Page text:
A Decade With Google: How YouTube Has Evolved From A User & Advertising Perspective

Craig Brown

This year will mark the 10th anniversary of Google’s acquisition of YouTube for $1.65 billion in 2006. Consequently, we thought it would be fitting to take a step-back and look at how YouTube has developed – both from a user and an advertising solutions perspective – to what we know and love today.

Admittedly, the first video ever uploaded on YouTube is far from all the viral videos that circulate the web today. So what was the turning point?

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Internet Archive: Way Back Machine


In May 2007, seven months after Google acquired YouTube, they launched the ‘Partner Program’. This allowed everyday users to get paid for their viral content. Thereafter, the interest and engagement with the YouTube platform snowballed into the viral UGC platform it is now, with videos such as ‘Charlie Bit My Finger’ generating hundreds of millions of views. This UGC Partner Program proved to be the catalyst that launched YouTube into one of the most powerful online video platforms available today.

Aided by the Partnership Program and several strategic partnerships, such as the presidential debate for the 2008 election cycle with CNN, Google were now in a position to monitise YouTube through advertising. The first advertisements on YouTube were semi-transparent display banners. They appeared across the lower 20% of videos and ran for around 10-15 seconds, unless the user clicked-to-close. The available targeting during this time consisted of basic genre, demographic, geography and day part.

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Fast forward to 2010 and the In-Stream and In-Display TrueView ads, as we know them today, were launched. As with Google Search’s advertising model, ad views were billed on a Cost-Per-View basis – eliminating any investment wastage from media budgets. Whilst these ad formats have remained relatively unchanged over the last six years, audience targeting has undoubtedly become significantly more granular for advertisers and we are now able to reach specific audiences that would previously have been impossible.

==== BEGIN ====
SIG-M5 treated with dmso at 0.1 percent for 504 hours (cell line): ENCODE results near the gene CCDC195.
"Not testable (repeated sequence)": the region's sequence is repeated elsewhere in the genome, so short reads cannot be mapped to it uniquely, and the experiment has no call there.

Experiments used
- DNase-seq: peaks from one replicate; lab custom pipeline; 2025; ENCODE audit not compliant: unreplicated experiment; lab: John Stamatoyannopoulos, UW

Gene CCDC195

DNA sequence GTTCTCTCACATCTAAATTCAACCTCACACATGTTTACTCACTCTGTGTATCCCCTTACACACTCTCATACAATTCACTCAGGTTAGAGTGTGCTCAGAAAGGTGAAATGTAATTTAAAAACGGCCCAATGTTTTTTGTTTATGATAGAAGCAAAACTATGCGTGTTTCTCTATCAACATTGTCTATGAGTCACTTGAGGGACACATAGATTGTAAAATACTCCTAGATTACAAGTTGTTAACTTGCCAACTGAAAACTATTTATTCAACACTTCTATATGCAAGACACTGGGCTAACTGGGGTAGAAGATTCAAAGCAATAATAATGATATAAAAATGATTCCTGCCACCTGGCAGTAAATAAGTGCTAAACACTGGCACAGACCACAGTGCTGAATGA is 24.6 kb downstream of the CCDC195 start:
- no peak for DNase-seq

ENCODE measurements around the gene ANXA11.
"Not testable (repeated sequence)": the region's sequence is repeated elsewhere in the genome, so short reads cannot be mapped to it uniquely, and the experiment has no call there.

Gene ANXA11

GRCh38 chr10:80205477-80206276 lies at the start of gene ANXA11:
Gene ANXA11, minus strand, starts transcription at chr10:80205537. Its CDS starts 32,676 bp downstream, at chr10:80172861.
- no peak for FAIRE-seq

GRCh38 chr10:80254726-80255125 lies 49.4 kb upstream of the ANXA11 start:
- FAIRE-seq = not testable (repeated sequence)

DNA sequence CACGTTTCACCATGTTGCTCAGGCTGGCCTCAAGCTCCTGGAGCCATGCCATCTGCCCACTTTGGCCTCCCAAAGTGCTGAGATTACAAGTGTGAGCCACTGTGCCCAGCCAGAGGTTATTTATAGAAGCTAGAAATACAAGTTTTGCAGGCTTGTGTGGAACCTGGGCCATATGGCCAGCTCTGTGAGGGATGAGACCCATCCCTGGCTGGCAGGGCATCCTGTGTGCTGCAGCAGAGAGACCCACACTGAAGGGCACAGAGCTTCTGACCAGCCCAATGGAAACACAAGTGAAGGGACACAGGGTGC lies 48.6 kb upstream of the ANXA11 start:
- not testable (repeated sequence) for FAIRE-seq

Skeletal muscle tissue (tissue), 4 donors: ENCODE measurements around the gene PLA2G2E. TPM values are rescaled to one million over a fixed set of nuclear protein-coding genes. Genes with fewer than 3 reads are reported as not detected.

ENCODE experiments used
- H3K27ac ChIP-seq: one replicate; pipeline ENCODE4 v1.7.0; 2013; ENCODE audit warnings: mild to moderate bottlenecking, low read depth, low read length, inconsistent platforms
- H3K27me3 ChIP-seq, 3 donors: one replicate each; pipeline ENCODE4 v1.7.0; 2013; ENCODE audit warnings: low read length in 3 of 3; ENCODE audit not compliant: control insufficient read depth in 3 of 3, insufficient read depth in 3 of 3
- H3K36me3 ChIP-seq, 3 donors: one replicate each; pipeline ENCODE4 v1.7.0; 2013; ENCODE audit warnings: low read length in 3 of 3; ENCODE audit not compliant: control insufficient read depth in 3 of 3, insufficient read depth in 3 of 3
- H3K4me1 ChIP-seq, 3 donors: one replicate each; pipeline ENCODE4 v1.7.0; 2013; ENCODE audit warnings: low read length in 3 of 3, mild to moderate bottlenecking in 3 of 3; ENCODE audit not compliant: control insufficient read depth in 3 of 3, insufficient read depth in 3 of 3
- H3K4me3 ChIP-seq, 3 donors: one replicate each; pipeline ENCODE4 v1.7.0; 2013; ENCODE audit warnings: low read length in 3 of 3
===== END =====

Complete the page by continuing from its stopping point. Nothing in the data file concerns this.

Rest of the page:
Advertisers can now target users from both an audience (i.e. what people are interested in) and contextual (i.e. what users are watching) way. The increasingly growing array of Interest based targeting models, Audience Remarketing Pools and Customer Match (CRM audience targeting) has vastly improved efficiencies for advertiser’s YouTube campaigns. In addition to this, YouTube as a platform has evolved to conform to user and advertiser requirements – having launched YouTube Gaming last year and, recently, YouTube for Kids in 2016.

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Although the vast majority of YouTube content is free for the user, Google have been testing new monetisation models for the platform. From Paid Content to YouTube Red, we can see Google positioning the platform to compete with other online video-streaming websites, such as Netflix and Amazon Prime. Although this is unlikely to drastically impact advertisers, it is interesting to observe how Google have developed YouTube to accommodate current trends.

It would be ignorant to believe that YouTube has reached its peak. In 10 short years we have witnessed its growth from a one-dimensional online video sharing platform, which delivered the occasional display banner, to market-leading advertising solution with innovative TrueView and Display ad formats. Having grasped YouTube’s growth over the last decade, one would only assume that as technology advances and online behaviour evolves that YouTube would, in-turn, do the same.